Sea Harbour in Rosemead has excellent dim sum. I personally prefer Elite Restaurant in Monterey Park. As with all the big dim sum houses, dim sum is served every day in these two places. In both places, one orders from the menu instead of a cart. Sea Harbour opens at 10 AM. Elite opens earlier, but I don't have the information handy (I was there at 930 in the morning). If you are looking for dinner, I'd recommend Elite over Sea Harbour.
Here is some more information:
As for XLB, both Mei Long Village and Jin Jian (aka JJ) are good, although i prefer JJ myself. Try both the regular XLB and the XLB with crab. Here is some more information:
On your way to Irvine, stop by Little Saigon in Garden Grove for some great Vietnamese food (I think it's the largest Vietnamese population outside of Vietnam). It's not quite my neck of the woods, but if you do a search for "Little Saigon", I'm sure you'll find lots of good recommendations.
Have a good time!
If, like me, you regard no-cart dim sum as the equivalent of eating fried chicken with a knife and fork, I would recommend our favorite dim sum places: 888 in Rosemead, Empress Harbour in Monterey Park, or Full House in Arcadia. Google Maps will cheerfully find these for you. The only Chinatown dim sum I've had was at CBS, and I thought it was pretty good, but I was new to it then and possibly uncritical. As for the other recommendations, I think the flavors of what we had at a recent Empress Harbour brunch were deeper and more complex that those of similar items at 888, but 888 offers a much wider range, including absolutely killer stewed tripe (with the hot oil sauce!!) and wonderful sliced cold octopus, but the desserts (if that matters) are much better at EH. Full House we remember fondly, but have not been there since some major renovations. All are very cheap (stuff yourselves for under $10 apiece, easily), and all serve dim sum 7 days a week. 10 is the usual start time, though we got into EH at 9:30 on a Saturday.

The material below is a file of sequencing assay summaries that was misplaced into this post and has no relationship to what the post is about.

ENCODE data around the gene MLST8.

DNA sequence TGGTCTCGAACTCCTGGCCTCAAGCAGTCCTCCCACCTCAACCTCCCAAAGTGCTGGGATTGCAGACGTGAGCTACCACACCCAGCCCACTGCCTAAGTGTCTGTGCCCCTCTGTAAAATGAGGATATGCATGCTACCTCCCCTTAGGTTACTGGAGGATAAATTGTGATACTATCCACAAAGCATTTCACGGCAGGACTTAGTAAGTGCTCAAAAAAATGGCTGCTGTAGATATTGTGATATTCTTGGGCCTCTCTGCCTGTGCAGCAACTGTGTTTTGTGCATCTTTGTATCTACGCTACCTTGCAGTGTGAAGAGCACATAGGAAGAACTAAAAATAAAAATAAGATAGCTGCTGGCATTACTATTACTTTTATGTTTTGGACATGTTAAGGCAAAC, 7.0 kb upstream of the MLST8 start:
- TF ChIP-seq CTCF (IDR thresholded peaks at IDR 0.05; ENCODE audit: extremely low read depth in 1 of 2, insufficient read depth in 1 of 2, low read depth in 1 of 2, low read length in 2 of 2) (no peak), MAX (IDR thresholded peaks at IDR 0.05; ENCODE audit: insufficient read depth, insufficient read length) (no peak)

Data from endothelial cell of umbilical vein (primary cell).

re: Will Owen
Those are also some really good choices, although I've haven't been to CBS for a long time. I think 888 and Empress Harbour do most of the traditional dim sum at least as good or better than Elite or Sea Harbour. However, Elite and Sea Harbour are better with the newer stuff. Full House is decent, but not quite as good as the others. It is cheaper, though.
If you need contact information or reviews for 888, Empress Harbour, and Full House can also be found on my website. You might need to poke around a little (they're all in the Cantonese reviews section).
can't answer the rest but gino angelini is usually doing something with offal - try la terza or angelini osteria
For LA 'unique' places, I'd say go to Father's Office in Santa Monica for the burger (best burger in the world, and it actually kinda reminds me of the one Maximiliens in the Pike Place Market used to serve long, long ago...), and Scoops Ice Cream.
I realise that neither of these is exactly 'ethnic', but still...